Table 1
Table 1:
Clinical parameters and their evaluation

Meibomian gland expression was assessed by assigning grades for clarity and ease of meibum expression in a region of the eyelid using a slit lamp. The quality of expression was graded according to the degree of opacity and viscosity on a 0–4 scale,[15] in which 0 indicated normal viscosity; 1, opaque, normal viscosity; 2, opaque, increased viscosity; 3, severe thickening (toothpaste); and 4, no expression, glands completely blocked. Lid margin abnormalities were scored as 0 (absent) or 1 (present) for the following four parameters: vascular engorgement, plugged meibomian gland orifices, anterior or posterior displacement of the mucocutaneous junction, and irregularity of lid margin.[16] If any of these signs was present, 1 point was assigned for each item, with a total possible score range of 0–4 points. Meiboscores were performed using the Keratograph 5M (OCULUS Optikgerate GmbH, Wetzlar, Germany) for the central 15 meibomian glands on each eye. The meiboscores for the upper and lower eyelids were summed to obtain a score from 0 to 6 for each eye. It was obtained using the following grades for each eyelid: 0 (no loss of meibomian glands); 1 (meibomian gland loss involving less than one-third of the total meibomian gland area); 2 (area lost between one-third and two-thirds of the total meibomian gland area); and 3 (area lost more than two-thirds of the total meibomian gland area) [Fig. 1].[1718]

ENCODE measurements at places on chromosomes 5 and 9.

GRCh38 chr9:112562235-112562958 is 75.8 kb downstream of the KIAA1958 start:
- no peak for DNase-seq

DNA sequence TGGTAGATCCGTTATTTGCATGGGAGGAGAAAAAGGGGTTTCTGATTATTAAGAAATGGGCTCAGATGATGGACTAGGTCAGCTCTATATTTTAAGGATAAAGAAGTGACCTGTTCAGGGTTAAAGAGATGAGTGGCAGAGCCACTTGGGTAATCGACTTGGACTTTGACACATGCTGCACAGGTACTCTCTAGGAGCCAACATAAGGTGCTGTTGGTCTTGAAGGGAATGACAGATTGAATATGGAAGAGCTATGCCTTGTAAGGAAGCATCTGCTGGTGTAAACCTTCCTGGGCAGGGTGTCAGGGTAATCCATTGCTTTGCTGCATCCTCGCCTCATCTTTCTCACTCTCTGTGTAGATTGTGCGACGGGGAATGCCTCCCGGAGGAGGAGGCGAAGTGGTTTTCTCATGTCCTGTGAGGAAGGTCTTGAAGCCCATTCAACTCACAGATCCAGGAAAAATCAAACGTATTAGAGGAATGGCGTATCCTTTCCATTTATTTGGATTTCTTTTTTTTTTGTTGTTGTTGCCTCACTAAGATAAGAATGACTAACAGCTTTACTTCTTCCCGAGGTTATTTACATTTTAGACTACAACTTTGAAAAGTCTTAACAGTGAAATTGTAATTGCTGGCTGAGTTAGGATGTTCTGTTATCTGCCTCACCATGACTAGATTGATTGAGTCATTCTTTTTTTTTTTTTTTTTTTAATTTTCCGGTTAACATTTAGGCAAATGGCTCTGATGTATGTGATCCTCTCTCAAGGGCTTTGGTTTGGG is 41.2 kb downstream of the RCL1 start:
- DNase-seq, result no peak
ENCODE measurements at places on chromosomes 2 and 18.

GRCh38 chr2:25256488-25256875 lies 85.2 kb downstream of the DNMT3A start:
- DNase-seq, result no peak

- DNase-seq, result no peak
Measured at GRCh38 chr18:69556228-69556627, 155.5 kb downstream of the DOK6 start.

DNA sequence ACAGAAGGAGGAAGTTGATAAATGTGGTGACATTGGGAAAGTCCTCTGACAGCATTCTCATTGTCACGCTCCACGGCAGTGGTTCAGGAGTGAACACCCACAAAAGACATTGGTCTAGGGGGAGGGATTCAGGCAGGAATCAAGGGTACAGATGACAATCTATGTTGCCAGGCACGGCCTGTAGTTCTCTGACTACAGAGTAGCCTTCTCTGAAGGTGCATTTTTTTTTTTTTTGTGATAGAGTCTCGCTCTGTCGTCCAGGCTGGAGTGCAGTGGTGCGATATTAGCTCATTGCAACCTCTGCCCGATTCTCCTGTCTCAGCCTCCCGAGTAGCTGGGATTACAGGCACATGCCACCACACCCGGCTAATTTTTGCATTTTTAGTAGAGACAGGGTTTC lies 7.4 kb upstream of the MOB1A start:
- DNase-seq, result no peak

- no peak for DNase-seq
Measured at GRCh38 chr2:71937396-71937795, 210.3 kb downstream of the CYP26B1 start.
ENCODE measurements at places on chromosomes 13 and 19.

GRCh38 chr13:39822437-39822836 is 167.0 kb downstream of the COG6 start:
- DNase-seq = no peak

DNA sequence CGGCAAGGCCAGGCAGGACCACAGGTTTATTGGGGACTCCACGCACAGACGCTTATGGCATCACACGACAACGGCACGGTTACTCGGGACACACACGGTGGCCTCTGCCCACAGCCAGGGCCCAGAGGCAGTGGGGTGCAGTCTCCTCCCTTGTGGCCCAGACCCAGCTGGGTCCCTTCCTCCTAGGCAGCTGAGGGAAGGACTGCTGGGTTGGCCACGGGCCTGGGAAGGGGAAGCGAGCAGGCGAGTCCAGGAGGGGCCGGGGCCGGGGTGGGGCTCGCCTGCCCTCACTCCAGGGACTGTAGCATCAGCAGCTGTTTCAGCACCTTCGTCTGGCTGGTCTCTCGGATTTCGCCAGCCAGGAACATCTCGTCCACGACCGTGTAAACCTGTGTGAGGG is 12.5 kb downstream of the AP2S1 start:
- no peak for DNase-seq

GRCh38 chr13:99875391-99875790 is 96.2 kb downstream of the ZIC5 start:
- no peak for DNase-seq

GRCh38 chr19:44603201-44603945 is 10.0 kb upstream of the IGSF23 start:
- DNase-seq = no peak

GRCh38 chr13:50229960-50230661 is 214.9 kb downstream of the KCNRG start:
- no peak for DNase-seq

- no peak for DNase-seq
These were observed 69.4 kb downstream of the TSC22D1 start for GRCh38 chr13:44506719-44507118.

Figure 1
Figure 1:
Representative photographs depicting upper (a) and lower (b) eyelids of various grades in pterygium patients. (a0, b0) Grade 0, no loss of meibomian glands; (a1, b1) Grade 1, meibomian gland area loss less than one-third; (a2, b2) Grade 2, meibomian gland area loss was greater than one-third and less than two-thirds; (a3, b3) Grade 3, meibomian gland area loss was greater than two-thirds

Tear film instability was measured by breakup time (BUT), which is the time required for dry spots to appear on the corneal surface after blinking. Tear film instability was evaluated by placing a single fluorescein strip over the inferior tear meniscus after instilling a drop of normal saline. Patients were asked to blink three times and look straightforward. The precorneal tear film was examined with a slit lamp, and the elapsed times before initial formation of dry spots were recorded. The mean time for three attempts was recorded. Schirmer's test (SIT) was performed without topical anesthesia as the final step in the examination by placing a standard Schirmer tear test filter strip in the mid-lateral portion of the lower fornix. The amount of wetting was recorded after 5 min.

The lower tear meniscus status was evaluated using Fourier domain optical coherence tomography (FD-OCT). Vertical 2 mm scan images of the middle of the lower eyelid were obtained three times per eye. The tear meniscus height (TMH), tear meniscus depth (TMD), and tear meniscus area (TMA) were measured. The TMH was defined as the distance between the upper meniscus of the cornea and the lower meniscus of the lid. The TMD was defined as the distance from the midpoint of the air/meniscus interface to the cornea/lower eyelid junction, and the TMA was defined as the area consisting of the boundaries of the cornea, the lower eyelid, and the tear meniscus.